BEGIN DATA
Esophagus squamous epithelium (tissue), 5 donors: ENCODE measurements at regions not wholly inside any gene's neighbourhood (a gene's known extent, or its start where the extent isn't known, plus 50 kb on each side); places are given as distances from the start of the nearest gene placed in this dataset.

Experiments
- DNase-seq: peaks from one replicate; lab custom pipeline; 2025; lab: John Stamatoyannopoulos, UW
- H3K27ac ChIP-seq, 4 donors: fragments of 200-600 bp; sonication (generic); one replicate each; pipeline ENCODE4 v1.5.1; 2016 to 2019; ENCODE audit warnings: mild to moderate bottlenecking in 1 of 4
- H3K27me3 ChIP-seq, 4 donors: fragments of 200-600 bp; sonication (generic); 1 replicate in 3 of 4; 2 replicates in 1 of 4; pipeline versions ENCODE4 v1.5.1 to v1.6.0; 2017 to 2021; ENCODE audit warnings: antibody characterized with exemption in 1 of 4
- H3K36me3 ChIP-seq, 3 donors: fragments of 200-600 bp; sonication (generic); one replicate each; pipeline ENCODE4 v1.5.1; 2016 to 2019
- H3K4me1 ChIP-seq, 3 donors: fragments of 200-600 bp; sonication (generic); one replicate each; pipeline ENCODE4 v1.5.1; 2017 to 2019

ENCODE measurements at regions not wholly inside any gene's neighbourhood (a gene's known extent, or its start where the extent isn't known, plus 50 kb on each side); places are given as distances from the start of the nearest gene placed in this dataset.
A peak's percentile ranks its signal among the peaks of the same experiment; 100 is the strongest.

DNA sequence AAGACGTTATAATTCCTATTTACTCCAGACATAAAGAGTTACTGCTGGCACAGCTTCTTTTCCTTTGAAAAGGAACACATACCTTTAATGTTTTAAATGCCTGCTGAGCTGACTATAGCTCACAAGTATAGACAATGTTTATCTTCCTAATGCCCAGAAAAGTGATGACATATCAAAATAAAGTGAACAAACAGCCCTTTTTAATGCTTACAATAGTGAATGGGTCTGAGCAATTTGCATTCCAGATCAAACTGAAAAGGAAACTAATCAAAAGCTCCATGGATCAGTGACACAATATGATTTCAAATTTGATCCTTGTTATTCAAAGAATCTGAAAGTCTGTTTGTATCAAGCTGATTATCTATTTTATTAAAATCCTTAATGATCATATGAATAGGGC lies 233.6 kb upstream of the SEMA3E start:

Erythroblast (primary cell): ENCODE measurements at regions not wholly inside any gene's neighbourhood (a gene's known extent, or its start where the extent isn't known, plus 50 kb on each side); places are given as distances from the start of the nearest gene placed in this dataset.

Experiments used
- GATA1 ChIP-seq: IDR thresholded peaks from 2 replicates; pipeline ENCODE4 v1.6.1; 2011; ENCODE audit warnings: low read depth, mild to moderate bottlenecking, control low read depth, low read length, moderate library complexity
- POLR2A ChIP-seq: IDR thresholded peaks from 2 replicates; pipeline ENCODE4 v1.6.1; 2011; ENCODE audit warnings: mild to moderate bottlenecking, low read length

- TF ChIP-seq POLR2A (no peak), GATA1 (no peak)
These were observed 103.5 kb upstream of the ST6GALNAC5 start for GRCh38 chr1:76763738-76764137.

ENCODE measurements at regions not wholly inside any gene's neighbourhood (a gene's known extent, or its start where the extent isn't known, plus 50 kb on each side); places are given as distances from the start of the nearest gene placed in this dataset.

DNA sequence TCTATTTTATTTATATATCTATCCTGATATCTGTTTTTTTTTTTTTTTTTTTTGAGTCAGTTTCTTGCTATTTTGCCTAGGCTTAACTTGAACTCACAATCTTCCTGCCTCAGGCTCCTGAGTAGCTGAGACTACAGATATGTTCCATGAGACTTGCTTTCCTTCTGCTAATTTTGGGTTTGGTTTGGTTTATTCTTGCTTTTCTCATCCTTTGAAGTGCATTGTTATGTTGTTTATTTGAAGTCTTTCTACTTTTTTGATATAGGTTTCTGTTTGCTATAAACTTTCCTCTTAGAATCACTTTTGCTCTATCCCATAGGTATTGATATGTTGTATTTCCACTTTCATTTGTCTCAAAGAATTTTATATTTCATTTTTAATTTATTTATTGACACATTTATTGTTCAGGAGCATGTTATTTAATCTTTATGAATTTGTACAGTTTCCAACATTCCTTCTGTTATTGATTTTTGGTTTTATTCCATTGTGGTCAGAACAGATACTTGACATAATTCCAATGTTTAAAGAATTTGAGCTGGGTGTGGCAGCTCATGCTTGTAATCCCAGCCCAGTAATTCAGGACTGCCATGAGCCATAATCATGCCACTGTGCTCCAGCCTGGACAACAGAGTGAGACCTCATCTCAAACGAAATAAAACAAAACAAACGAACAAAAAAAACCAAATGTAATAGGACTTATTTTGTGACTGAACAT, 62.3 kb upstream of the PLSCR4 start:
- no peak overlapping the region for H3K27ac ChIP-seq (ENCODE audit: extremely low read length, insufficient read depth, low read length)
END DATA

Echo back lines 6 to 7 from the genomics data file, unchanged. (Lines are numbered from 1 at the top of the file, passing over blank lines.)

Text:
- H3K36me3 ChIP-seq, 3 donors: fragments of 200-600 bp; sonication (generic); one replicate each; pipeline ENCODE4 v1.5.1; 2016 to 2019
- H3K4me1 ChIP-seq, 3 donors: fragments of 200-600 bp; sonication (generic); one replicate each; pipeline ENCODE4 v1.5.1; 2017 to 2019